“For we know that if our earthly house, this tent, is destroyed, we have a building from God, a house not made with hands, eternal in the heavens. 2 For in this we groan, earnestly desiring to be clothed with our habitation which is from heaven” (2 Corinthians 5:1-2)

Put simply, this life is all temporary. Possessions and bodies are not designed to last. Eternity is reserved for the transformed spiritual bodies promised to the faithful, (cf. 1 Corinthians 15:50-58). Praise be to God for the promise of eternal life!

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Sermon: Tolerating Sin

Sermon by Josh Cox:

There is great danger of Christians in our culture and generation becoming tolerant of sin. This lesson discusses the danger, and the importance of Christians embracing the fact that we are pilgrims on this earth.


Sermon: At the Crossroads

We all must make choices in our lives. Ultimately, our eternal destiny depends upon taking the narrow and difficult path that leads to life. The lesson discusses several questions all must ask themselves at one time or another, including:

  • Will you obey the gospel?
  • Will you live above sin?
  • Will you pay the price of discipleship?
  • Will you remember God while you are young?
  • Will you endure to the end?


Powerpoint Slides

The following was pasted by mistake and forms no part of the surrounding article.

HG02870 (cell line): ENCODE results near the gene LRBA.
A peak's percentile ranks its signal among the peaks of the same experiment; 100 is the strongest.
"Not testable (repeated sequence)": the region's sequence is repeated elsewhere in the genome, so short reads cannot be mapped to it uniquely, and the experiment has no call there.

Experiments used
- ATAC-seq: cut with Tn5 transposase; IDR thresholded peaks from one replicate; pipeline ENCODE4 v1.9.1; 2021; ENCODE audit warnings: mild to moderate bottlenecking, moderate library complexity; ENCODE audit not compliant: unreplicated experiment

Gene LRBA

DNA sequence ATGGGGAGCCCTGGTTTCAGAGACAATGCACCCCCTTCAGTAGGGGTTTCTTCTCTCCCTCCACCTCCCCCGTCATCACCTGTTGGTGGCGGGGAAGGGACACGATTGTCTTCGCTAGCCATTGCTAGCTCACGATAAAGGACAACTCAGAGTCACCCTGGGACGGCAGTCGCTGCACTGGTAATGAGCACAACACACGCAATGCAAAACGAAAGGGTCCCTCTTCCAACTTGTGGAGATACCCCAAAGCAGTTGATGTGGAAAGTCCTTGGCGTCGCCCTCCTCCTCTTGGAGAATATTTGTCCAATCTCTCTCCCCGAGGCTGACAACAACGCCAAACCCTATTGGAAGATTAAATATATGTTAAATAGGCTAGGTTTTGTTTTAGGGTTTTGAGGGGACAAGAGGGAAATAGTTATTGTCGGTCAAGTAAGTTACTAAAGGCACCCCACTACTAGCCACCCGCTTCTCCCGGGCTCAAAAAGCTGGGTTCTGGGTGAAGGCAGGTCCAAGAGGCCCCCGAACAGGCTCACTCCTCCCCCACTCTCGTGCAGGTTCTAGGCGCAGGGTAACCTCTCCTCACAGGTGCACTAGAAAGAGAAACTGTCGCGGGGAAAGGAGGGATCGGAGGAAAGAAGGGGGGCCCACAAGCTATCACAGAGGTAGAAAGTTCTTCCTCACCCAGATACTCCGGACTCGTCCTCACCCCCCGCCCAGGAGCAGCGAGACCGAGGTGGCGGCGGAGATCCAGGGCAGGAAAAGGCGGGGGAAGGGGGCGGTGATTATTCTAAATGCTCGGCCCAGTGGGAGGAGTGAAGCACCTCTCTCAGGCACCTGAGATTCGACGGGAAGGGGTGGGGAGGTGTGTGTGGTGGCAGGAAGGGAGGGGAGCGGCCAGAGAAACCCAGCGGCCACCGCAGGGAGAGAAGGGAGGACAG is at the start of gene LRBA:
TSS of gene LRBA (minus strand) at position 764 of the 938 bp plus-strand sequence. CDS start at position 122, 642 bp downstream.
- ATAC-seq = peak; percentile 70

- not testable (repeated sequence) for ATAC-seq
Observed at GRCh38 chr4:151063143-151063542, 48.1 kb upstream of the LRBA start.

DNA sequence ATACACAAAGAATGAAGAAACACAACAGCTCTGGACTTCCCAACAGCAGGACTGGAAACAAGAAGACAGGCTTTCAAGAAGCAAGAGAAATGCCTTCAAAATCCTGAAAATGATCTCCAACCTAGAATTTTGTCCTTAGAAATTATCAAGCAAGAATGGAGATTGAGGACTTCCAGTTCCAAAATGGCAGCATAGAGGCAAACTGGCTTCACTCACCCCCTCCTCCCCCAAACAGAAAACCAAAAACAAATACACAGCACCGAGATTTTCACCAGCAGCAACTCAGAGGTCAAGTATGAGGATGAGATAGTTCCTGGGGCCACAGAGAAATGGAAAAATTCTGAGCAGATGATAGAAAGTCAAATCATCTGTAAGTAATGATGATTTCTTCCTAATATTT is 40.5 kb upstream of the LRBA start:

Mining the Scriptures: Hebrews 3:12-15


The writer here sounds a warning concerning a possibility that many religious people today deny. It is possible for a Christian to sufficiently lose his faith in God as to be described as departing from Him. This warning (and the very need for it) denies the Calvinists view that a child of God cannot sin as to be lost. The Hebrew writer says he can, and the warning indicates that some do!

So, how do we avoid losing our faith? “Beware!” The first step is to acknowledge the possibility. “Exhort one another daily.” This phrase points out the important responsibility each Christian has to edify and encourage his brothers and sisters in Christ. (See also Hebrews 10:24-25 to note the importance of our assemblies in delivering such exhortations). “While it is called ‘Today’” indicates an urgency the writer wishes to impart to his exhortation.

Steadfastness is necessary to enjoy the fruits of being “partakers of Christ.” Only those who continue their faithful service to God “to the end” will enjoy the fruits of their labor.

Invitation: If then you were raised with Christ

Invitation delivered by: Stan Cox

In Colossians 3:1, Paul introduces an “if/then” statement which establishes two things. If you were raised with Christ, you have an obligation to serve Him, and you have the hope of reward for such service.


The Necessity of Sacrifice

Redemption Sacrifice, either metaphorical or literal, is a common component of most of the world’s religions. While some may believe the practice of sacrifice, (especially blood sacrifice), to be of human origin, the Bible reveals otherwise.

The first example of blood sacrifice was offered by Abel, as recorded in Genesis 4. Cain offered a grain sacrifice to God, but Abel offered the firstborn of his flock (vs. 4). God was pleased with Abel’s sacrifice, as the Hebrew writer stated, because it was offered by faith (cf. Hebrews 11:4). This means that Abel was following the directions of God, Who had commanded the animal sacrifice he offered.

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The Purpose of Our Assemblies